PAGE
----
Fiji ace seeks new home on OneAsia

Caption:Fijian veteran Dinesh Chand. PHOTO:SUPPLIED

KOTA KINABALU, Malaysia, March 5 – Fijian veteran Dinesh Chand has more motivation than most to earn his card at OneAsia’s Q-School this week — the chance to play for a million dollar purse in front of his family and friends on his home soil later this year.

Chand, 42, has set his sights on taking part in the inaugural Fiji International in August, and a top finish this week at Sutera Harbour Golf and Country Club in Kota Kinabalu, Malaysia, would guarantee him a spot in what will be the Pacific Island nation’s biggest-ever tournament.

Overshadowed by compatriot Vijay Singh for much of his career, Chand actually has an excellent professional record of his own and boasts three wins on the Japan Tour where he has found a home for over a decade and a half.

Although he dropped down to their challenge tour last year, Chand is excited by the burgeoning relationship between OneAsia and the Japan Golf Tour Organisation they co-sanction events in Indonesia and Thailand — as well as the opportunity to play in warmer climes than usual.

“I’m here to do a job and it would be great for me to do well here for several reasons,” said Chand before the opening round of Q-School got underway on Wednesday.

First of all, you have really good events across Asia and you also have the co-sanctioned tournaments that give you the chance to rise on OneAsia and in Japan.

  “But then there is the Fiji International later this year … that will really be something.”

Chand first discovered golf as a barefoot 10-year-old when he used to skip school to collect range balls for the notoriously hard-working Singh for $2 a day.

“Vijay was hitting balls like crazy …  eight hours a day,” Chand told Golf Today in an interview in 1999.

“When I was 12 or 13 he gave me a sand wedge so I could knock the balls back to his bag. Then he told me to sit behind him and watch his backswing, and I had to tell him whether he was swinging straight, right, left, whatever.

“Later on he started teaching me a bit, and I started caddying for him.”

Having turned professional at 19, with the support of a Japanese benefactor Chand tried his hand a Q-School in the Land of the Rising Sun for five years before finally earning his card at the sixth attempt in 1998.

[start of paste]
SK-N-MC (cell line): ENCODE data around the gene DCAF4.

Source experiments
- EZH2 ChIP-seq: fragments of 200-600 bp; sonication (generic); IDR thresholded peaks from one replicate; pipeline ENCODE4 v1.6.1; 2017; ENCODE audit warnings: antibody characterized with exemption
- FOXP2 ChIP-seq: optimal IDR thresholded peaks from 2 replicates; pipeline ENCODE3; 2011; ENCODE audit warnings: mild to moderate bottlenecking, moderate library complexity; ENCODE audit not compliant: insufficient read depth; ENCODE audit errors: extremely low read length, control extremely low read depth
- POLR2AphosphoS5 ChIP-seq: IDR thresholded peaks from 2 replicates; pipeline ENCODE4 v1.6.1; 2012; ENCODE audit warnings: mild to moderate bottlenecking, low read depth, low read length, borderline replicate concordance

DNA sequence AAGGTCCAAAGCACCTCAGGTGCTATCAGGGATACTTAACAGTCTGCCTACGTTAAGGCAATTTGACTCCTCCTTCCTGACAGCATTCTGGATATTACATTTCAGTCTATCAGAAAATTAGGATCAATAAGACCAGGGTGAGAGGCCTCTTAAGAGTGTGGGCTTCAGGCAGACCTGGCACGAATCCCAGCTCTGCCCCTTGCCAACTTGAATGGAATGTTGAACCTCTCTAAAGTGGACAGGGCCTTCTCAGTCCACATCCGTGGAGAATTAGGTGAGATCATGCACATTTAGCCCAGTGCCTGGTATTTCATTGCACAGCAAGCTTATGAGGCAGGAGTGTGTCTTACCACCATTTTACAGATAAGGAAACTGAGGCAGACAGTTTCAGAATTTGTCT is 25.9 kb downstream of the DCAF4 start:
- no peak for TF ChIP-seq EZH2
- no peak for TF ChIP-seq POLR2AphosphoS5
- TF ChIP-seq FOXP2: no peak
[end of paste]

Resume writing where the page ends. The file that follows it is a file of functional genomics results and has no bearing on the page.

Four months later he won his first tournament — the Descente Classic — earning a whopping 18 million yen (U.S. $150,000 at the time), and he was on his way.

He won again on the Japan Tour in 2001 and 2004, but lost his card in 2010 after a couple of lean seasons before bouncing straight back with two wins in-a-row on the challenge tour.Although he retains status in Japan, Chand now wants to try his hand playing further afield.

“I like playing across Asia and I really like playing in this weather,” he said of the hot and humid conditions in tropical Kota Kinabalu.

“I’m used to this, although obviously it doesn’t get like this in Japan.”

Once rated one of the biggest hitters in the world — he trailed only John Daly and Tiger Woods for driving distance in 1998 — Chand has focused more on position and touch as the strength of his youth fades, but he has lost none of his passion for the game and particularly his desire to play at home.

With Singh having already confirmed his participation in the Fiji International, Chand is desperate to join the three-time Major winner and challenge for a home victory at Natadola Bay Championship Golf Curse from August 14 – 17.

“At this stage I’m not guaranteed a place in Fiji, but playing there is obviously something I want very much,” he said.

“It would be great to make it on my own terms (via Q-School) or else I may have to rely on a sponsor’s invitation. Hopefully this week will turn out good.”

About OneAsia
OneAsia is a non-profit organisation developed to maximize tournament opportunities for the best players in the Asia-Pacific region. The founding members of OneAsia are the China Golf Association, the Korea Golf Tour, the Korea Golf Association and the PGA of Australia. Our elite suite of tournaments includes the national Opens of Australia, China, Korea and Thailand, as well as numerous other prestigious events.


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